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Significance of the EEG after the first afebrile seizure
  1. C P Panayiotopoulos
  1. Department of Clinical Neurophysiology and Epilepsies, St Thomas’s Hospital, London SE1 7EH, UK
  1. Dr Panayiotopoulos.

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The EEG, entirely harmless and relatively inexpensive, is the most important investigation in the diagnosis and management of epilepsies, providing it is properly performed and carefully interpreted in the context of a well described clinical setting.1 2

The current practice in paediatrics of not requesting an EEG after the “first afebrile seizure”2 may need revision. An epileptiform EEG abnormality is one of the most significant predictors of recurrence,3-7 but more importantly it may be indispensable for a specific seizure and syndrome diagnosis.8-10

Although not a substitute for the clinical examination, the EEG is an integral part of the diagnostic process in epilepsies. In this sense, there is more than enough justification to have an EEG after the first seizure. The fact that the patient may not be treated2 is not a convincing argument against such a practice; the prime aim in medicine is the diagnosis that determines prognosis and treatment strategies. The EEG may be the only means of an incontrovertible syndromic diagnosis in cases with a single fit such as in benign partial or video game induced seizures. This may also have genetic implications9 10 that will not be addressed if an EEG is not obtained after the first seizure.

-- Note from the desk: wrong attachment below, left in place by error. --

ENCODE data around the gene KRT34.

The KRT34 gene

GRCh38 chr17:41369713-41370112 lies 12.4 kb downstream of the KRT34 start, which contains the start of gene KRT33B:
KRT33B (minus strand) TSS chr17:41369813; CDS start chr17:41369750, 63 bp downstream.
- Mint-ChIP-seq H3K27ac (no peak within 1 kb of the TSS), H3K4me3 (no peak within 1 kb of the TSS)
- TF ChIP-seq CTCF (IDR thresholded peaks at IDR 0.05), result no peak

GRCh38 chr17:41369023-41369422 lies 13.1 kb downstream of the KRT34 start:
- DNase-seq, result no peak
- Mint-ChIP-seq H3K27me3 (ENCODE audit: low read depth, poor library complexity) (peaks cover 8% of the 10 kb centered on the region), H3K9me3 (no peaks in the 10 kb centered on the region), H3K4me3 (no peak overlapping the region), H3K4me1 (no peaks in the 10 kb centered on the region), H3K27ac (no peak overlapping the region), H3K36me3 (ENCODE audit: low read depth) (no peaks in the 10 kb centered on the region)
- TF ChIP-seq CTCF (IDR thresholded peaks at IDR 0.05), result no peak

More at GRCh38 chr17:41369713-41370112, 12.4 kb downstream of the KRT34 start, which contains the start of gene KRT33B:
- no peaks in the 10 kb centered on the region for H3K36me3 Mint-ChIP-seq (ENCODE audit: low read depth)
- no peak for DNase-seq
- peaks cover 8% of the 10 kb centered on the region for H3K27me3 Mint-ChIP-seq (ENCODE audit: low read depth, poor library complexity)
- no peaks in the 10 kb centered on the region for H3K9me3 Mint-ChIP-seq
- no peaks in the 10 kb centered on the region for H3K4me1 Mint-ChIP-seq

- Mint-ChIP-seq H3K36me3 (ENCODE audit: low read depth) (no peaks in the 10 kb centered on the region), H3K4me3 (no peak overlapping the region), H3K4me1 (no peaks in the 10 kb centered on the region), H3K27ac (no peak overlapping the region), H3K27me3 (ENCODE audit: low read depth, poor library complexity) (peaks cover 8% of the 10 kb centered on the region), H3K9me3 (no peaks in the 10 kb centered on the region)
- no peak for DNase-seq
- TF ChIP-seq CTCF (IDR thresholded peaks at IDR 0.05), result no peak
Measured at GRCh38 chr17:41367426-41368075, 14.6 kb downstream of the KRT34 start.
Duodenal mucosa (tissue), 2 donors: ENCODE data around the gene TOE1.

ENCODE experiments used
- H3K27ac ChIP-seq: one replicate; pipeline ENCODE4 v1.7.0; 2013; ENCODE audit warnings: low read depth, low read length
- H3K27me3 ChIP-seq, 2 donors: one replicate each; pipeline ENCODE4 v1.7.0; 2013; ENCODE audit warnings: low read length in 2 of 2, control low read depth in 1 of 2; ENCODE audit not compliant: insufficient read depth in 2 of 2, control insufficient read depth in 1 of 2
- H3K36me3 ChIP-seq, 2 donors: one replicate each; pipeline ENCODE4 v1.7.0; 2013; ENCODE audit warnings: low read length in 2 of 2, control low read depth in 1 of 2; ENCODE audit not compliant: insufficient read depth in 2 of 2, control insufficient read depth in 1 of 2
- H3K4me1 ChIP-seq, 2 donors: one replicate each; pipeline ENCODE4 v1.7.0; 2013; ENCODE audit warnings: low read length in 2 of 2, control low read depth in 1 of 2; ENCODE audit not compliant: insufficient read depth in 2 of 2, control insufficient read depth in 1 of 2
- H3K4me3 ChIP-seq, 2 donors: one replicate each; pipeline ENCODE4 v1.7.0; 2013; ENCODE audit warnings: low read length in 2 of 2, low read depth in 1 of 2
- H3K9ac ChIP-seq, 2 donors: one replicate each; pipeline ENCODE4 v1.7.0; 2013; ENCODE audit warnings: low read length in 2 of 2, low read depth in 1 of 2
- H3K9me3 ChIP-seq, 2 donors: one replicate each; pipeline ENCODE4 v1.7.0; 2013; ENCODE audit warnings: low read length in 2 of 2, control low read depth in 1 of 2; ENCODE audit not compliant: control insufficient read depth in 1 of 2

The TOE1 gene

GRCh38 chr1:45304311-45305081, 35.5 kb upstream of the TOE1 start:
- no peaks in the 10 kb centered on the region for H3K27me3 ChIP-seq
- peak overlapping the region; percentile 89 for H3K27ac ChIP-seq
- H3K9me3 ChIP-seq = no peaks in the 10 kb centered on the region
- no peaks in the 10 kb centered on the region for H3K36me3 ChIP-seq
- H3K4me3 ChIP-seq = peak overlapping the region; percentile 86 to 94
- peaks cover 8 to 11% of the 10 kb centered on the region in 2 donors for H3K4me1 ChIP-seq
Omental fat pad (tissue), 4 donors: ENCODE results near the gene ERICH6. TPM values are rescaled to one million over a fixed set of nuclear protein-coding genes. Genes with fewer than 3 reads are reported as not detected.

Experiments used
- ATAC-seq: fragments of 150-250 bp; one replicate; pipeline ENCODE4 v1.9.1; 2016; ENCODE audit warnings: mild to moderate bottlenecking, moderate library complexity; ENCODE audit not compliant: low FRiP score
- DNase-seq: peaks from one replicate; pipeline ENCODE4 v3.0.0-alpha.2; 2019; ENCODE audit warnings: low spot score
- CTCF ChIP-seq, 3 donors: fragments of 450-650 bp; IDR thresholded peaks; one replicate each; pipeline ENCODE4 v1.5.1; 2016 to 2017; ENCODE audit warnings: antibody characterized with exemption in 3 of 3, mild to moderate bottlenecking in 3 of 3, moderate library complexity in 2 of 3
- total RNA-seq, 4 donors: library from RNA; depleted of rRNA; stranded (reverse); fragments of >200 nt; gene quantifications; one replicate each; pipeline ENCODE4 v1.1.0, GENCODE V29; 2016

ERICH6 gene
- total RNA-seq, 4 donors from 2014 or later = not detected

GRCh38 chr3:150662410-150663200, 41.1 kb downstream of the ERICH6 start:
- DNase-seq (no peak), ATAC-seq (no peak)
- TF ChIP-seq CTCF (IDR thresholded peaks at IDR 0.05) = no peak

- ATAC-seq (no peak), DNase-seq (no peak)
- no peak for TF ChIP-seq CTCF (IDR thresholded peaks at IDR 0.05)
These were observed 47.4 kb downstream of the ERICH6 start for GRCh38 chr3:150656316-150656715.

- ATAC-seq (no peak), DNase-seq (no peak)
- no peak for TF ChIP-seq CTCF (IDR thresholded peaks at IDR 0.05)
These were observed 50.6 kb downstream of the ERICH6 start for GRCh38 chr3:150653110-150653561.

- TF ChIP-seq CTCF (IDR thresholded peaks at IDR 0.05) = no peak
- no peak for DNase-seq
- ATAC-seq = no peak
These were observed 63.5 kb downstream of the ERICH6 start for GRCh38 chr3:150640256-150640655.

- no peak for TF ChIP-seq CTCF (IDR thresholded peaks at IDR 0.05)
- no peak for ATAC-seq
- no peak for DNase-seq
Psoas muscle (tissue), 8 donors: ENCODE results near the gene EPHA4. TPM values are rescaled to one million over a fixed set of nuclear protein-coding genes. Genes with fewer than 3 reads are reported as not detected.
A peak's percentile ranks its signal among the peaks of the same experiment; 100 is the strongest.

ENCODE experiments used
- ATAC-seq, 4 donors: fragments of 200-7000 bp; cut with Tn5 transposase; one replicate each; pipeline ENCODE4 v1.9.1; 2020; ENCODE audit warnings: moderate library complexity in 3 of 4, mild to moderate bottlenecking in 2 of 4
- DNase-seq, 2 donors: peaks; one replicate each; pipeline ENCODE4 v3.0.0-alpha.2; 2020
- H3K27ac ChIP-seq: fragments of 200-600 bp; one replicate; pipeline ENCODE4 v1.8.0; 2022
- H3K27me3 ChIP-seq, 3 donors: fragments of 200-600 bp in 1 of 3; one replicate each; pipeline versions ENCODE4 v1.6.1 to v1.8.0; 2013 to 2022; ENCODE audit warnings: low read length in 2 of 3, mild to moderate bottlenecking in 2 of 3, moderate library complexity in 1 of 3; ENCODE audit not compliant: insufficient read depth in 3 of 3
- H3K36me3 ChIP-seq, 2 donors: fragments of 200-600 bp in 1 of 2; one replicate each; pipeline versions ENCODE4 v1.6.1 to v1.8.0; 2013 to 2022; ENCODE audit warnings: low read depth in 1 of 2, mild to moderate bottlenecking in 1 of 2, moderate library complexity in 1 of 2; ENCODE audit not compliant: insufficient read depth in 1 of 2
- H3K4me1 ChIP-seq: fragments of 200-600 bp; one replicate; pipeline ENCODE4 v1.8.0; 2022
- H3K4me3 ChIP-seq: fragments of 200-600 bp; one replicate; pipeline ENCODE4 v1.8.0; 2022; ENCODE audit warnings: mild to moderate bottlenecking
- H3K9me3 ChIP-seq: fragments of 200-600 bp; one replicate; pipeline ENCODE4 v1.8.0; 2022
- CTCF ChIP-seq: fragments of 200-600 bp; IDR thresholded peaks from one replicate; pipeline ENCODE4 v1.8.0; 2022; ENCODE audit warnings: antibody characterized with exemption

Syndromic diagnosis of epilepsies

The most important milestone in epilepsies has been the recognition of epileptic syndromes and diseases, most of which are well defined and easy to diagnose using combined clinical and EEG evidence.9 10 Four common groups of epileptic syndromes exemplify the need for a more precise diagnosis than the inclusive term “epilepsy”. Benign childhood partial epilepsies, symptomatic generalised epilepsies, juvenile myoclonic epilepsy, and temporal lobe epilepsy comprise more than 60% of all epilepsies with onset from age 2 to 16 years. They are entirely different in presentation, cause and genetics, investigative procedures, short …

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